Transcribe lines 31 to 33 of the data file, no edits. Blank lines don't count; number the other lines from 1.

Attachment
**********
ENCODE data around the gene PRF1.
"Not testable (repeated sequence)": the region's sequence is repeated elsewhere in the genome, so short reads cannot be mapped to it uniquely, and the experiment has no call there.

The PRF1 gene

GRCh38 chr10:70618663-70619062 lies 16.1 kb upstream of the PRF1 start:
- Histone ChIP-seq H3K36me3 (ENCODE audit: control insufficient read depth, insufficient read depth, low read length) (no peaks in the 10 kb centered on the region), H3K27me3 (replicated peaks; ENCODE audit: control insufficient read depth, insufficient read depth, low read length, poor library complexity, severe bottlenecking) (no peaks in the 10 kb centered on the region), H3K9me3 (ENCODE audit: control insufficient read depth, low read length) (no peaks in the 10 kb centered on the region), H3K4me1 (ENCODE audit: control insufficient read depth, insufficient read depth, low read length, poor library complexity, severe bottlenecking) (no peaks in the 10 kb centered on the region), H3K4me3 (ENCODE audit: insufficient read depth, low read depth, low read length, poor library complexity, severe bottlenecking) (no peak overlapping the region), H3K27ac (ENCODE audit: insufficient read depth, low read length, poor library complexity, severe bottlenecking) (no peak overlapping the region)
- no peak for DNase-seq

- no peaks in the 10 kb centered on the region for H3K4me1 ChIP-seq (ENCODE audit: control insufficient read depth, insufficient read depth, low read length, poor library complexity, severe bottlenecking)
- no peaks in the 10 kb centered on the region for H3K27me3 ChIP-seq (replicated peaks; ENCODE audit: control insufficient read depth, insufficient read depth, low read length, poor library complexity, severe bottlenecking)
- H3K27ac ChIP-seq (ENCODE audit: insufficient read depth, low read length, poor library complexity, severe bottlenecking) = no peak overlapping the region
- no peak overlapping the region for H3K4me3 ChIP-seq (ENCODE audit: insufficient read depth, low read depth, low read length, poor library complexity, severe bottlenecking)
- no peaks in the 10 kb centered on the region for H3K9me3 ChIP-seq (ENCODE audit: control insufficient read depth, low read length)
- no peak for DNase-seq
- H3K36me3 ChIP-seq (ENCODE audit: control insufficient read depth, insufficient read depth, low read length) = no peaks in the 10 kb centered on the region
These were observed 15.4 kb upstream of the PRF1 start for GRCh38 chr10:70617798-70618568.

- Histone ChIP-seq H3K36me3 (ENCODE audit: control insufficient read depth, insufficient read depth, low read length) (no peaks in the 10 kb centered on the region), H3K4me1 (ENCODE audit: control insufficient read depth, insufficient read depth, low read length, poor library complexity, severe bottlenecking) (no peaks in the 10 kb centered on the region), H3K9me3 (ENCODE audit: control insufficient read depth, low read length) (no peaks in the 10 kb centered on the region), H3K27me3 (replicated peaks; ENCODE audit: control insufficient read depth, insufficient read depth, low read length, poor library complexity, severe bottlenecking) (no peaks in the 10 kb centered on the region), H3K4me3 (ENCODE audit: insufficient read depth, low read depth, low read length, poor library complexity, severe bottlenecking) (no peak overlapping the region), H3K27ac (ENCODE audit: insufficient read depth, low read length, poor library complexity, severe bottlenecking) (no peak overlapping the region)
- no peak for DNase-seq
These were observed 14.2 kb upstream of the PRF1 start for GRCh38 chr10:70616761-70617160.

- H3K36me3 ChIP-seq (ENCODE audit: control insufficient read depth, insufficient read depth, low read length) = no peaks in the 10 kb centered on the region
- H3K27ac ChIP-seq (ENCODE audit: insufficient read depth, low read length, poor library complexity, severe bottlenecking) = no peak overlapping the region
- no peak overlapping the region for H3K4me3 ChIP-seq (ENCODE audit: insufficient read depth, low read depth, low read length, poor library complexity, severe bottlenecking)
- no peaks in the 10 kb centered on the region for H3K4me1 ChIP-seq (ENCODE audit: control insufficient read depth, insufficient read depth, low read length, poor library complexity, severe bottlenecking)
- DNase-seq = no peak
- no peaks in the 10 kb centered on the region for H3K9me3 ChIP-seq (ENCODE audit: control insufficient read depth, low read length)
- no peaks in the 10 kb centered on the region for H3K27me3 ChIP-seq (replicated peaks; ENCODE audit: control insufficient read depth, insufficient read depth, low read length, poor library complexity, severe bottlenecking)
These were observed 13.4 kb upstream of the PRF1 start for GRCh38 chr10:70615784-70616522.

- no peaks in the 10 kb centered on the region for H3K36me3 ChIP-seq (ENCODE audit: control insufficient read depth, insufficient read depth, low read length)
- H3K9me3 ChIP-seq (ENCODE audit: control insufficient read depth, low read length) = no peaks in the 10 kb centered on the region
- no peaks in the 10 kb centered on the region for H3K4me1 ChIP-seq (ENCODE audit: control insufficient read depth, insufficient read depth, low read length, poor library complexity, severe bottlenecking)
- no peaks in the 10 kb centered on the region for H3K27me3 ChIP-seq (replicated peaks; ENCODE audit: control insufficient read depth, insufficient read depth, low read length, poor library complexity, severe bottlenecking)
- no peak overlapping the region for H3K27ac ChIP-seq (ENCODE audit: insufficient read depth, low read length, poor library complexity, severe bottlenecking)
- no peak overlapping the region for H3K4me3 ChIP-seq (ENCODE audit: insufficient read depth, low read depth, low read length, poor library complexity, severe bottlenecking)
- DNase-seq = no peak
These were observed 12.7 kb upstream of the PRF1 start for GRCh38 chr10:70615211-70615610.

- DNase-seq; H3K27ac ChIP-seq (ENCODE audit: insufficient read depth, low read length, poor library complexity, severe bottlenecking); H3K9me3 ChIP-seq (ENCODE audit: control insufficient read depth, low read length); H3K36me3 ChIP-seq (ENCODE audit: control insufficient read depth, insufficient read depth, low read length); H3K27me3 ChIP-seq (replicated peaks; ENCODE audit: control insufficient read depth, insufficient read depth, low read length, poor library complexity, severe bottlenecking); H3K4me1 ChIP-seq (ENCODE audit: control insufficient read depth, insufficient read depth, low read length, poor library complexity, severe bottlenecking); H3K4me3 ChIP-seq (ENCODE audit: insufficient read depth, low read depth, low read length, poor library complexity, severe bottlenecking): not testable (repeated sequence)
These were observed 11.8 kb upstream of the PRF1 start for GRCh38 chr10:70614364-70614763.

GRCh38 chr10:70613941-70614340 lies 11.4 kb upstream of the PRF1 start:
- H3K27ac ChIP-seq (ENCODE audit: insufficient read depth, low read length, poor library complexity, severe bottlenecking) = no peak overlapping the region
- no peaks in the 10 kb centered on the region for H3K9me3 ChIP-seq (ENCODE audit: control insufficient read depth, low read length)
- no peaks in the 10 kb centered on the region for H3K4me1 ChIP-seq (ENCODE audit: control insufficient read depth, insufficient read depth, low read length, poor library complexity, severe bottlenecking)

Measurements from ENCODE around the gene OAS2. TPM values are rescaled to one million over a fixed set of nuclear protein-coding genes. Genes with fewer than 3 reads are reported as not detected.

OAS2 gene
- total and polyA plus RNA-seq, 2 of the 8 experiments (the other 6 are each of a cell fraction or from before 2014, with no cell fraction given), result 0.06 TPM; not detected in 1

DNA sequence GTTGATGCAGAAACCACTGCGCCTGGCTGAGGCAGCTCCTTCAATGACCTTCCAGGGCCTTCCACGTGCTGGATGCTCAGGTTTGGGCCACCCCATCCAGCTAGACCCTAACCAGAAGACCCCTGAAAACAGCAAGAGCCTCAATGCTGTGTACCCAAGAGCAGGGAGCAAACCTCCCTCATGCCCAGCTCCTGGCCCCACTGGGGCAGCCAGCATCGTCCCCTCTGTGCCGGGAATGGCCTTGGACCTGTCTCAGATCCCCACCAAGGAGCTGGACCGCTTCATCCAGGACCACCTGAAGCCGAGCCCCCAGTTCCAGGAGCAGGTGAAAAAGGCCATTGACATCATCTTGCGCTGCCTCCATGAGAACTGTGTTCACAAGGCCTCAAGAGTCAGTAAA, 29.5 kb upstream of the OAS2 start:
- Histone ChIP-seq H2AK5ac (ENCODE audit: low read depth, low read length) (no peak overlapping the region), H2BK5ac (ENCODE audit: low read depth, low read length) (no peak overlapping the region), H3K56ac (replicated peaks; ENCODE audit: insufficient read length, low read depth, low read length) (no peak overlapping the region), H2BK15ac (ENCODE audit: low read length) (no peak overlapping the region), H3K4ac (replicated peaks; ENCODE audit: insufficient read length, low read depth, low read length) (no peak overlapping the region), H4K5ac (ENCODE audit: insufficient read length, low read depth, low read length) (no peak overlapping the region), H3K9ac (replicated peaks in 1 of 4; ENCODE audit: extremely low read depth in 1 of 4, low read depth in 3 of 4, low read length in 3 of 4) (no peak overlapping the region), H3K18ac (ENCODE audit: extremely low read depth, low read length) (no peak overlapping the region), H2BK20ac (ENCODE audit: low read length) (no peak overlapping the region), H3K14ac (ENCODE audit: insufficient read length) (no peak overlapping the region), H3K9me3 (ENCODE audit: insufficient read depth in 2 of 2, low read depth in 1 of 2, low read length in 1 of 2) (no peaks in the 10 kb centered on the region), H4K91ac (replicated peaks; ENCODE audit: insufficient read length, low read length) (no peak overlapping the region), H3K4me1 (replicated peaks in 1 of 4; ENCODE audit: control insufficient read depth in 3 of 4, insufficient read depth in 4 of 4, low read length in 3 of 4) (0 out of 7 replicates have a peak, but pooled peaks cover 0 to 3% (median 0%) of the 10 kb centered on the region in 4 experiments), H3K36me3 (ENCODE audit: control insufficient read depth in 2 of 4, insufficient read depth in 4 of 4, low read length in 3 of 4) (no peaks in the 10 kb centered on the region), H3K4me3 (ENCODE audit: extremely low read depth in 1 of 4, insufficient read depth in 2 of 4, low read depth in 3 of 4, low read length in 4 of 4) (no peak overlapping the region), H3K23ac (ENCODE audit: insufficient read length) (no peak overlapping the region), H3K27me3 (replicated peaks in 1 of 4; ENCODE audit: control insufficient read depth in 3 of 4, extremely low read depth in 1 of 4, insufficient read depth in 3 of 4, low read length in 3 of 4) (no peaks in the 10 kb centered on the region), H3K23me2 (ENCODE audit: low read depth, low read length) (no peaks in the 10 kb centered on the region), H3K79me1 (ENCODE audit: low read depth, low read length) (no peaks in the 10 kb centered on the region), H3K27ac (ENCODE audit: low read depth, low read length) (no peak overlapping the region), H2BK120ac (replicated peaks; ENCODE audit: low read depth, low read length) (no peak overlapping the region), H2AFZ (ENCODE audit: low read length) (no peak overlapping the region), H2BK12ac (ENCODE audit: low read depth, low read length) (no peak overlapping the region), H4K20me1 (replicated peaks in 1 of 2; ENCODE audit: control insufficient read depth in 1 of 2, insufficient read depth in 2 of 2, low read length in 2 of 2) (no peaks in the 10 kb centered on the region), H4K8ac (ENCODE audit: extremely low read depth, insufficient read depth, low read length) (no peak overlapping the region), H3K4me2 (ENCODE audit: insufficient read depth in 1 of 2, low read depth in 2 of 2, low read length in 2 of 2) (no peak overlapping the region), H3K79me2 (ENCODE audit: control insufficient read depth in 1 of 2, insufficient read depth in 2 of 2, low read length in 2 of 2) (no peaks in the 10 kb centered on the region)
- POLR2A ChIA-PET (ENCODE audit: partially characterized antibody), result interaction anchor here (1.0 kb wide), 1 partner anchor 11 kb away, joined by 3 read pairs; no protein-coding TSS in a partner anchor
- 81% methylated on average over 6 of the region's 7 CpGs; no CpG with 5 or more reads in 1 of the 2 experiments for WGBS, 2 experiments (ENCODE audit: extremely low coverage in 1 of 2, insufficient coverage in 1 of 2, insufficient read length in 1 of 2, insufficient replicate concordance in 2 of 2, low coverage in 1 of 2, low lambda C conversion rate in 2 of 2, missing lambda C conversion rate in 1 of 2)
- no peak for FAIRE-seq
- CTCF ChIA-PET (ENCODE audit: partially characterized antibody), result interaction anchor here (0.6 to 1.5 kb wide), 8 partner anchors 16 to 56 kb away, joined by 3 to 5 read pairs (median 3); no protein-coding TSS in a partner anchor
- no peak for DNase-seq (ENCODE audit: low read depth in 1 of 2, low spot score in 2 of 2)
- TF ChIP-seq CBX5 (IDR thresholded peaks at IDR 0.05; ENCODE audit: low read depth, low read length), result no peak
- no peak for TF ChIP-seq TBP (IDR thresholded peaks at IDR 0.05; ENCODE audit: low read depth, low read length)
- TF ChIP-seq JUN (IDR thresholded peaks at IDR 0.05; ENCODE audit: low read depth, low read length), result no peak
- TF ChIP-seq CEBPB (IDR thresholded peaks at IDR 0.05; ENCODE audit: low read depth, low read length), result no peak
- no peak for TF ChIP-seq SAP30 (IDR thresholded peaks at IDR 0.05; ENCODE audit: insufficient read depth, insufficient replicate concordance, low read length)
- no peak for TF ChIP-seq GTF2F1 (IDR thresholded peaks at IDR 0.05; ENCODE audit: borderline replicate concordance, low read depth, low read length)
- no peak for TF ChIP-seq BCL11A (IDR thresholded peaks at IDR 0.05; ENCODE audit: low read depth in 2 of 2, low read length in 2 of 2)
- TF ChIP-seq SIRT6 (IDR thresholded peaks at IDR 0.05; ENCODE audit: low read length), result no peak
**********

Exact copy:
- no peak overlapping the region for H3K4me3 ChIP-seq (ENCODE audit: insufficient read depth, low read depth, low read length, poor library complexity, severe bottlenecking)
- DNase-seq = no peak
These were observed 12.7 kb upstream of the PRF1 start for GRCh38 chr10:70615211-70615610.